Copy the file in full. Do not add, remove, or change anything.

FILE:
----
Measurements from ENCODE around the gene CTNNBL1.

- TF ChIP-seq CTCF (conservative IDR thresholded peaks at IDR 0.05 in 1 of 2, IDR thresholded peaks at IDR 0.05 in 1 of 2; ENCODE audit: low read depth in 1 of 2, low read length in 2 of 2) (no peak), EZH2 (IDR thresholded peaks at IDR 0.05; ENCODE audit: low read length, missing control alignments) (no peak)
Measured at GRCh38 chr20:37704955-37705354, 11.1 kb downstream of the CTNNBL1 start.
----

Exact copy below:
Measurements from ENCODE around the gene CTNNBL1.

- TF ChIP-seq CTCF (conservative IDR thresholded peaks at IDR 0.05 in 1 of 2, IDR thresholded peaks at IDR 0.05 in 1 of 2; ENCODE audit: low read depth in 1 of 2, low read length in 2 of 2) (no peak), EZH2 (IDR thresholded peaks at IDR 0.05; ENCODE audit: low read length, missing control alignments) (no peak)
Measured at GRCh38 chr20:37704955-37705354, 11.1 kb downstream of the CTNNBL1 start.